And Sabry is not a bad actress. In fact she’s quite believable and not so difficult to watch.
Her character is also dressed the part of the Egyptian upper-class woman perfectly, and can even be spotted wearing last year’s “it-bag” by Egyptian design house Horreya. The family lives in a massive villa in Maadi, with a house decorated in Ikea. It’s all consciously targeting an upper-class audience.
Sabry’s character is inherently good. She’s a good mother, friendly neighbor and champion of the poor. The episodes usually follow her attempting to help those less fortunate or to propagate rational political thought, empathy and the new-found patriotism so many of us felt in the early days of 2011. In other words, jobless Amina and her family set out to educate their lowly Egyptian peers with their Westernized, upper-class educations and rationale.
The recreation of the political events, including the constitutional referendum in March 2011 and the arrival of the Morsi regime in 2012, is likewise patronizing. The show highlights Egyptians’ political naivety over the past three years, and instead of offering insights, it pats us all on the back for our cute, failed attempts at democratization.
“Embratoreyet Meen” is funny at times, with endearing moments and spurts of positive reinforcement, but the narrative is too moralistic, Amina’s character too banal, and worst of all, each episode ends in a condescending preachy tone.Acting: 3 Character’s relationships: 5 Integrity: 4 Career: 0.5 Modus operandi: 2.5 TOTAL: 15/30
Name: Ghada Abdel Razek
Show: “Al-SayedaAl-Oula” (The First Lady, by Mohamed Bekir) Role: The president’s power-hungry (second) wife Real-life age: Unknown Modus operandi: Sex is power Favorite phrase: “Maslahty” (my benefit)
In this contemporary political drama, “Al-Sayeda Al-Oula,” Ghada Abdel Razek plays Mariam, a manipulative woman who salivates at the sight of power and is willing to stop at nothing to realize her political ambitions. She double-crosses every close family member and friend, including her Islamist mother, trashy best friend, and president husband. Only her father is safe from her treachery, although in certain scenes it almost looks as though he’s in love with Mariam and not in a paternal way.
The story follows her as she runs away from her coastal town to the big city where she quickly meets presidential candidate Hasham al-Rayess (Mamdouh Abdel Alim). This average girl becomes the president’s wife and later runs the show from behind the curtain of his hospital bed after an assassination attempt leaves him in a coma. By the time he wakes up, she has wreaked enough havoc to destroy his career and the entire nation. Throughout, Mariam never hesitates to remind us that sex is power and that sexualizing situations is how she gets ahead.
Many viewers have speculated that the characters might be loosely based on deposed president Hosni Mubarak and his wife Suzanne, who insisted on putting her name on almost every school house, hospital and governmental library in Egypt. With the exception of a few ludicrous outfits that a president’s wife would never wear (like a bubble skirt), Ghada does a believable job of performing Mariam’s character development from power-hungry young girl into dubious first lady. Her character also makes an impressive career for herself, but ultimately it seeks to show us that women can never again be in power in a post-Suzanne Egypt, because women are all conniving, over-sexualized sociopaths.Acting: 4 Character’s relationships: 1.5 Integrity: 1 Career: 5 Modus operandi: 1.5 TOTAL: 13/30
Name: Nelly Karim
Show: “Segnal-Nessa” (Women’s Prison, by Kamla Abu Zikry) Role: Prison warden turned prisoner Real-life age: 40 Modus operandi: Playing the victim Favorite phrase: “Irhamouny” (Please spare me)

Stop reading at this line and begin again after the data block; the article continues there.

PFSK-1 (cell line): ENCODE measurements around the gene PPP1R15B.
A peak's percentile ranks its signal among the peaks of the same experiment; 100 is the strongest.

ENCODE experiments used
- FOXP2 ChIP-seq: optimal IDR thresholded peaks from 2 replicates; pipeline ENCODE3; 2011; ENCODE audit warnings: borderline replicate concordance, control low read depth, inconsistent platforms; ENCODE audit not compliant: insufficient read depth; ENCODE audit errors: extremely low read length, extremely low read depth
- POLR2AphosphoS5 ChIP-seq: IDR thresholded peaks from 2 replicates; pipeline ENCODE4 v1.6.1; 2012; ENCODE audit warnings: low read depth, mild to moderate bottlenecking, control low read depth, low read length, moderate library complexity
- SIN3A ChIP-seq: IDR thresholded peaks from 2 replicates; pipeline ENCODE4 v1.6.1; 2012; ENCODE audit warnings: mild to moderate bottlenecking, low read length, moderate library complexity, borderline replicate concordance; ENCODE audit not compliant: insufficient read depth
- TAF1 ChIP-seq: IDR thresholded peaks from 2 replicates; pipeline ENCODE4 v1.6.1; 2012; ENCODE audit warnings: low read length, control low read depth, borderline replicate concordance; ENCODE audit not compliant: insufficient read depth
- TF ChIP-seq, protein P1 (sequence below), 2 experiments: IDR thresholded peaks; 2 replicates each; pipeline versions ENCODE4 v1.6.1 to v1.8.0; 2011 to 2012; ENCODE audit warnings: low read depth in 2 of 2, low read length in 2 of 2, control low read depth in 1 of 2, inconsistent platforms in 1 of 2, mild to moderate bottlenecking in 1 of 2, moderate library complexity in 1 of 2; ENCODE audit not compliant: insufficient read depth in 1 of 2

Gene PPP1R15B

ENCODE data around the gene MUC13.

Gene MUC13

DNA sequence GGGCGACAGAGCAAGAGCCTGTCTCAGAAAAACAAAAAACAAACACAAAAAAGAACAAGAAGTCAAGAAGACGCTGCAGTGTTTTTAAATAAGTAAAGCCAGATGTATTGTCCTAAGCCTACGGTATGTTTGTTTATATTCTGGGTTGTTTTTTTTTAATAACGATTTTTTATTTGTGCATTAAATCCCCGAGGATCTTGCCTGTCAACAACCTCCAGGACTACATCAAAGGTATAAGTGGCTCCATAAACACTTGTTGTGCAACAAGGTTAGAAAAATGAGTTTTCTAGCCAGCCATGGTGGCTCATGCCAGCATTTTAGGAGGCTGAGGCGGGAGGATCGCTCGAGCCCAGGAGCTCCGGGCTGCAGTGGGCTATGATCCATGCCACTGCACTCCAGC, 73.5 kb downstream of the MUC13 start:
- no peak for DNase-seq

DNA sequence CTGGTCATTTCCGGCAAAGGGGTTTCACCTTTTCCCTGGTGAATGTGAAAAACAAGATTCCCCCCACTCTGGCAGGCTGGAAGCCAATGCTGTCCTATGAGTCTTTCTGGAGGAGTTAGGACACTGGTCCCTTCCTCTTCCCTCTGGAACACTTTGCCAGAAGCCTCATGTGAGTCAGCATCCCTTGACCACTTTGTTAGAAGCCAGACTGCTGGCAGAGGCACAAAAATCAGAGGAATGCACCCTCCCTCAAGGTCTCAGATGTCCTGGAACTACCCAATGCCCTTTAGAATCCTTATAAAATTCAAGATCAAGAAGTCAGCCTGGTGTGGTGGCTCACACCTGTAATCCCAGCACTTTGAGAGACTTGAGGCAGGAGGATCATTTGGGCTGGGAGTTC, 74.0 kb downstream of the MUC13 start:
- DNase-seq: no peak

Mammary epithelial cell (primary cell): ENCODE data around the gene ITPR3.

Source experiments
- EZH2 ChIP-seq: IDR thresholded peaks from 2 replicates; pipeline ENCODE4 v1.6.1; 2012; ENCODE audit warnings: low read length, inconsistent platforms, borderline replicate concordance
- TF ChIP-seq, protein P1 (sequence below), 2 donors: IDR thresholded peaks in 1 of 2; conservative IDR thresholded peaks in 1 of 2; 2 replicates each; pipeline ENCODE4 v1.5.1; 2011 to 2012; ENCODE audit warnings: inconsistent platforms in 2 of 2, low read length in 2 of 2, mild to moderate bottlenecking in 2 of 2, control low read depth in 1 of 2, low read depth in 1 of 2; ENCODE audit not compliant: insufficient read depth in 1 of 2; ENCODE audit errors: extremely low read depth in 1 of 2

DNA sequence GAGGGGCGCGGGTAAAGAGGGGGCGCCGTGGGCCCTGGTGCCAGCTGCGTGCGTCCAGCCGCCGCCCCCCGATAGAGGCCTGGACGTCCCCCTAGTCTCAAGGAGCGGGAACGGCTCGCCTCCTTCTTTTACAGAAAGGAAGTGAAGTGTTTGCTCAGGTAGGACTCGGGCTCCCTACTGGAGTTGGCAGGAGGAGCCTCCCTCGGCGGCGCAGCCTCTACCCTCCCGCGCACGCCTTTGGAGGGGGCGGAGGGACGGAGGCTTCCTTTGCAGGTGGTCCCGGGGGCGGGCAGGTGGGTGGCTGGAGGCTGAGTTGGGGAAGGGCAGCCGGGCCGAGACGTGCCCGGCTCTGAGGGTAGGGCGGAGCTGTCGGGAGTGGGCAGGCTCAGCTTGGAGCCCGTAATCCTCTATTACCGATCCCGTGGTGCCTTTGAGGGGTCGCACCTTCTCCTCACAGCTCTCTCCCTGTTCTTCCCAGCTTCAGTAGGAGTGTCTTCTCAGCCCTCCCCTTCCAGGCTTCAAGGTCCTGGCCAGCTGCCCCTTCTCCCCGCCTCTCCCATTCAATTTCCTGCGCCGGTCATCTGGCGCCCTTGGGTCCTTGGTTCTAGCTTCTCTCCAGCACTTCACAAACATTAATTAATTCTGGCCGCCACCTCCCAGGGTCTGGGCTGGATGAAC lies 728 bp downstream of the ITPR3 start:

Nelly Karim brings victimhood to a whole new level this Ramadan with her role as Ghalia. It’s hard to imagine that so many bad things can happen to a single person over a few years. First, her prison-warden mother dies. Ghalia takes over the post and spends her time stealing lingerie and curling irons from the inmates, while chasing probably the biggest deadbeat ever, Saber, in a series of pre-marital sexual encounters. After Saber coerces her into giving him her life’s savings to buy a microbus, he runs off with another woman, only to return to Ghalia empty-handed after his new wife dies. Ghalia is too weak to resist his totally un-charming ways — she takes him back with open arms and pockets, but then he stabs a man in her house and leaves her to take the rap.
Ghalia goes to jail but this time as a pregnant prisoner. In the meantime Saber has run off with her best friend, who conspired with him to frame Ghalia. Ghalia gives birth only to lose her child to illness a year later, while she remains behind bars, growing increasingly unstable.
Reminiscent of the hit Netflix show “Orange is the New Black,” which also follows several lives in a women’s prison, “Segn al-Nessa” is full of social commentary and critique. It takes drama to an entirely new level, with nearly nine out of 10 scenes involving hysterical crying, a man and woman beating each other, or a terrible crime. Particularly difficult scenes involve 1990s Egyptian pop star Ruby as Reda, who burns her employer’s daughter alive after being fired. (Were I also giving a supporting actress award, Ruby would be top of the list.)
The show has received some major backlash, even agitating the prison workers at northern Cairo’s Qanater prison to protest against the show’s directors, claiming it to be a false representation of their job and thus damaging their reputation.
But Nelly Karim does quite a remarkable job of portraying a digression into despair as a result of the evils in society and a poisonous punitive system. While this show is not nearly as good as last year’s series “Zaat,” an adaptation of Sonallah Ibrahim’s book of the same name, Karim comes out on top (by half a point) over her contemporaries by picking both a substantial role and portraying many valuable lessons: 1) Jail in Egypt is an awful endless cycle, no matter how friendly you are with the prison guards. 2) Don’t trust men who are clearly deadbeats. 3) Don’t mess with Ruby, or she will set you on fire. 4) Freedom is agency.Acting: 5 Character’s relationships: 2.5 Integrity: 3 Career: 2 Modus operandi: 3 TOTAL: 15.5/30